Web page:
Category Archives: Teaching


Open Review for Digital Pedagogy in the Humanities

screenshot of MLA website

The MLA is publishing a collection of keywords on Digital Pedagogy in the Humanities: Concepts, Models, and Experiments, which features curated sections on a variety of topics related to digital teaching methods. (I am on the advisory board for this collection.)

One of the interesting aspects of Digital Pedagogy in the Humanities is that the keywords are available for open peer review and public comment. This is being staged in batches, both as a sanity-preserving mechanism and to make sure eac…


Beyond Textbooks and OER: reflecting on #OpenEd15

There has been no shortage of critiques of the open textbook focus at The Open Education Conference #OpenEd15 – I wasn’t at the conference but I followed the Twitter stream and participated in three virtually connecting sessions in which I met both pairs of keynote speakers. I have to say that the conference organizers’ really welcoming attitude towards the involvement of Virtually Connecting showed true commitment to expanding access and openness (thank you Clint Lalonde and David Wiley).



Wrapping Up A Large Online Course


This fall I’ve been teaching a large-scale online course for the first time. I’ve written a series of posts here about my experiences, and particularly what works and hasn’t worked as I’ve addressed both the challenges of scale and the problems inherent in teaching one of the only online courses offered as part of a traditional face-to-face degree:


When the Technology Changes on You

When we use technology extensively in our teaching (or work in general, really), how do we handle unexpected changes to that technology? Here are some thoughts and workarounds. (note: this was inspired by the recent change on Twitter from stars to hearts)

A Website Disappears

Someone recently tweeted about how a website suddenly disappeared a few hours before she was planning to use it in her class. I pointed her to the Wayback Machine (if you haven’t heard of this, it’s an internet archive – y…


The Games Art Historians Play: Online Game-based Learning in Art History and Museum Contexts


[Anne McClanan is a Professor of Art History at Portland State University. Her work in the digital space engages with both online pedagogy and several digital humanities projects, overviewed here.--JBJ]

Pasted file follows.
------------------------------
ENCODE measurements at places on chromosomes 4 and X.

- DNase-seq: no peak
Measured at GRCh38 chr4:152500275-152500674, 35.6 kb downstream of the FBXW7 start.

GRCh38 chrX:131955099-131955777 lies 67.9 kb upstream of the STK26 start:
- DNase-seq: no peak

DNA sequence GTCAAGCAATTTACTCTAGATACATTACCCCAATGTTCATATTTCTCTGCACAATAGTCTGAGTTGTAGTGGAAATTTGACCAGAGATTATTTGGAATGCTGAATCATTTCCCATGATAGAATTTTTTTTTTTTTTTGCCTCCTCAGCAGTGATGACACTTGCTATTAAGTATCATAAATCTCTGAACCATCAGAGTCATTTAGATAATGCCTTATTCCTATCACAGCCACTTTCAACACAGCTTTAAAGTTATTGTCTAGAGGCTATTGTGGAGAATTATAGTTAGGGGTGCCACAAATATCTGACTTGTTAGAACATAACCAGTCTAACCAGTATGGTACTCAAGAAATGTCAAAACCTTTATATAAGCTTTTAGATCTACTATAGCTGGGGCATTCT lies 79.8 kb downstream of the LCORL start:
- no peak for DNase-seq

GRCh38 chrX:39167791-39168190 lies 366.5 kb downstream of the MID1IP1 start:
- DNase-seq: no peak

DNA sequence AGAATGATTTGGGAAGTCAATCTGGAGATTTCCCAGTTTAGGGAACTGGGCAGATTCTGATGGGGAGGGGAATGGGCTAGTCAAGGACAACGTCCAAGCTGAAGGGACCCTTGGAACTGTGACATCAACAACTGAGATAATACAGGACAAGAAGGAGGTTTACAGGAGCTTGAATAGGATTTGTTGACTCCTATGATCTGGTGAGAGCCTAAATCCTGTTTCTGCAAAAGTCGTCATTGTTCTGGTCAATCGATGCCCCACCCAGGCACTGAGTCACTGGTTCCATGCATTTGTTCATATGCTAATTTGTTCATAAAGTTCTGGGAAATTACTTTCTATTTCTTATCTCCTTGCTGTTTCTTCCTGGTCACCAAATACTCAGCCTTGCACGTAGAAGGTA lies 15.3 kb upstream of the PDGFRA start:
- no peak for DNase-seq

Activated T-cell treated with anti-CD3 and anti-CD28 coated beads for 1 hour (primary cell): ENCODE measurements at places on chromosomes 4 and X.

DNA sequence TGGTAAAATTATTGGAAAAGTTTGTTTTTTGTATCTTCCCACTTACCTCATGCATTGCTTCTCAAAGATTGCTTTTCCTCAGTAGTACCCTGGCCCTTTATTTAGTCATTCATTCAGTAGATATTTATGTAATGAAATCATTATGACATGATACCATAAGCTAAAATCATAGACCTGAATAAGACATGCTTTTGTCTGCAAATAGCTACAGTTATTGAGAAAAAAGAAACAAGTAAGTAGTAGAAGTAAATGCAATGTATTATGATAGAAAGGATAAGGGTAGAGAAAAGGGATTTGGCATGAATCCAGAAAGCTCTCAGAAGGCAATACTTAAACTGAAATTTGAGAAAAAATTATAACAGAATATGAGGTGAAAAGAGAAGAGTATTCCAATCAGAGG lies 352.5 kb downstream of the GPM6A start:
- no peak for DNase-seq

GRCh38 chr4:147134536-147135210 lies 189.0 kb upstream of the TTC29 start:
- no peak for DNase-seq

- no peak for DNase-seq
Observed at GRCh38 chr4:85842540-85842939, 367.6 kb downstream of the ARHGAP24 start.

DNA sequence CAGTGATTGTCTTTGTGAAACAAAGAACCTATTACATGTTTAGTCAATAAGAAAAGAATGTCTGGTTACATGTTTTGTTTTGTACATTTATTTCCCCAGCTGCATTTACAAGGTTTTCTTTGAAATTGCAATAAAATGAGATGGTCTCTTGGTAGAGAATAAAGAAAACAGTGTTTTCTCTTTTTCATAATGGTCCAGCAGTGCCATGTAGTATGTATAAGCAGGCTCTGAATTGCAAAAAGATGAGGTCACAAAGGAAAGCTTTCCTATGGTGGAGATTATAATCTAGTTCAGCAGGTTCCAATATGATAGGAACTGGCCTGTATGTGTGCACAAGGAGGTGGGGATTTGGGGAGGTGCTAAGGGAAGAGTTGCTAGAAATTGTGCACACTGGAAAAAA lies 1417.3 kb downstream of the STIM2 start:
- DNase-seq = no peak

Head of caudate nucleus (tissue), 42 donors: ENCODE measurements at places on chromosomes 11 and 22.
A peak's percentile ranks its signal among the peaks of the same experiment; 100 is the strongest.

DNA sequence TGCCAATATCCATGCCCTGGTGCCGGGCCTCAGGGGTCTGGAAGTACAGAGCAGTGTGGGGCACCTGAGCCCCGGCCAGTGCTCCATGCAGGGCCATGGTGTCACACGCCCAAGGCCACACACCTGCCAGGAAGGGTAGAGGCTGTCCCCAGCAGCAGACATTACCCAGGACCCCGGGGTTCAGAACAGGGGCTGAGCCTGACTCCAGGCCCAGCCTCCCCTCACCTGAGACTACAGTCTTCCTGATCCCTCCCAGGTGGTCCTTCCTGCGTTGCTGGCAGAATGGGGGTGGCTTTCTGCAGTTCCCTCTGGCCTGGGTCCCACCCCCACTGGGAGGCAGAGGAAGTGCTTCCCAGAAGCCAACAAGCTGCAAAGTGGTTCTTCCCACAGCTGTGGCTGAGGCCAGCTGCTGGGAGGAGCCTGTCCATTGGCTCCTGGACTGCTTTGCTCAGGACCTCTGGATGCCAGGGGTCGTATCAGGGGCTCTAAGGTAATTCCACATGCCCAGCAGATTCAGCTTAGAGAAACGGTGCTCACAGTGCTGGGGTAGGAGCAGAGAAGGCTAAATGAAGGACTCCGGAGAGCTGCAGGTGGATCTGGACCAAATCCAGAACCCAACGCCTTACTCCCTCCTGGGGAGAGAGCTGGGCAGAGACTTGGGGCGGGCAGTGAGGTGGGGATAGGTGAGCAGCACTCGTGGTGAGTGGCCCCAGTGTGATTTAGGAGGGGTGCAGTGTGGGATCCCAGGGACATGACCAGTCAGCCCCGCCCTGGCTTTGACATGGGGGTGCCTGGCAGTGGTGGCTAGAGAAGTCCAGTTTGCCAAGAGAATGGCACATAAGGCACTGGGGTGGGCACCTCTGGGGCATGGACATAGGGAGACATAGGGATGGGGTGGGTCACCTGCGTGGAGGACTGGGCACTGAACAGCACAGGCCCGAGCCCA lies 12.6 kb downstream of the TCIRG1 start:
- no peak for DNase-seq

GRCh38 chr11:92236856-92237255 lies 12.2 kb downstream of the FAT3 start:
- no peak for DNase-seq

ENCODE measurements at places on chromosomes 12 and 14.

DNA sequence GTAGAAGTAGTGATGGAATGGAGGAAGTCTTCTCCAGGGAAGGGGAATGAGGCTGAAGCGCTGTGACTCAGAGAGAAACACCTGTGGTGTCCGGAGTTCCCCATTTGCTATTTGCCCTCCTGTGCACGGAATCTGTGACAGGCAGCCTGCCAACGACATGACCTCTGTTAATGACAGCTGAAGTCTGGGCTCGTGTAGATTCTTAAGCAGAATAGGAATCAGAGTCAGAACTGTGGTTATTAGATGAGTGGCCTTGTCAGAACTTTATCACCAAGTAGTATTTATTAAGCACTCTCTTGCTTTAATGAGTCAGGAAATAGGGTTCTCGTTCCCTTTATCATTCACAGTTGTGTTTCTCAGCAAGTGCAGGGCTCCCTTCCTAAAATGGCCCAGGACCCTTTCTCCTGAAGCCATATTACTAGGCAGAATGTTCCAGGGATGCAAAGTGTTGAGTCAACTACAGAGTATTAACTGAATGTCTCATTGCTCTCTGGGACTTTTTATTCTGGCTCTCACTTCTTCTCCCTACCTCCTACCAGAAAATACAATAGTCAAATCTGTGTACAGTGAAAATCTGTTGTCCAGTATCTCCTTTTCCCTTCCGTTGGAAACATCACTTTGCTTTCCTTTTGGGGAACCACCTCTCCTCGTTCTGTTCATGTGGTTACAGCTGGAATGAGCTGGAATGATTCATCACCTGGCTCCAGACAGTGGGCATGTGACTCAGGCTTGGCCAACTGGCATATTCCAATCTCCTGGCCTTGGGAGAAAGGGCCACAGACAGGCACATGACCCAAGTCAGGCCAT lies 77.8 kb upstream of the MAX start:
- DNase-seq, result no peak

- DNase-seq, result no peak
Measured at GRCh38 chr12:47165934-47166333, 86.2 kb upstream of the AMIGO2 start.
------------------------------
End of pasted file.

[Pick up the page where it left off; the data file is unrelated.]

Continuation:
I recently posted a query on the CAAH listserv (Consortium of Art and Architectural Historians) to research online game-based and gamified learning in art history and museums. Alongside leads on some of the projects I’ll share here, the post garnered some rather animated comments hinting that it…


Digital Writing Month: Striving for Inclusion in Open Online Learning

Digital Writing Month guest contributors - image created by Chris Friend

I’ve been working for some time on ideas of inclusion & (in)equality in open education, and of the possibility of a postcolonial MOOC (with Shyam Sharma), and gathering ideas from others on how to envision a more inclusive, diverse and equitable open online learning experience.

Putting Ideas into Practice

In a couple of days, I get the opportunity to see how some of these ideas work in practice, as I co-facilitate Digital Writing Month (#DigiWriMo), which is a “30-day adventure through the worl…


Managing Macs & PCs in Online Courses

When I was in middle school, the lab was filled with Apple computers, including very early versions of iMacs. I worked with the school’s resource teacher and helped out with hardware in the labs, and we continually argued over the merits of Mac versus Windows PC. Macs were winning out in schools due to a push on educational software and their relative ease of maintenance, while PCs offered an ease of upgrading and access to a world of software rarely ported onto Mac’s smaller market share. I na…


It’s Not Too Late: Making Mid-Course Adjustments


On many campuses right now, it’s midterm season. Students and faculty are feeling the strain of heavier workloads, colds and viruses are making the rounds, and the enthusiasm that marked the first few weeks of school seems like a distant memory, at least on certain days.

But if things aren’t going as well as you’d like in one of your courses, it’s good to remember that there’s still almost half a semester left, at least five or six weeks, maybe more depending on your institution’s calendar. Tha…


Making Games for Web and iOS with Stencyl

In this series, I’ve looked at a lot of newcomer-friendly tools for making games in the classroom or as projects with and for students, including Twine, Scratch, Construct 2, inklewriter, Inform 7, and Adventure Game Studio. While some of these tools are successfully cross-platform, many of the best tools for making graphical games are PC-only. This year, I’m teaching an online course that includes game development as part of exploring digital narrative. As students aren’t meeting in a universi…


Visualizing Your Searches with Trailblazer

I’ve been writing about my use of as a collaborative annotation tool this semester with the students in our introduction to literature class (see my ProfHacker post from this summer on my selection process). The tool so far has been a huge success and the students have been getting a lot out of the process. But one thing that has stumped me is how to help them navigate the process of actually going online and starting to find the contextual and referential materials they need to fin…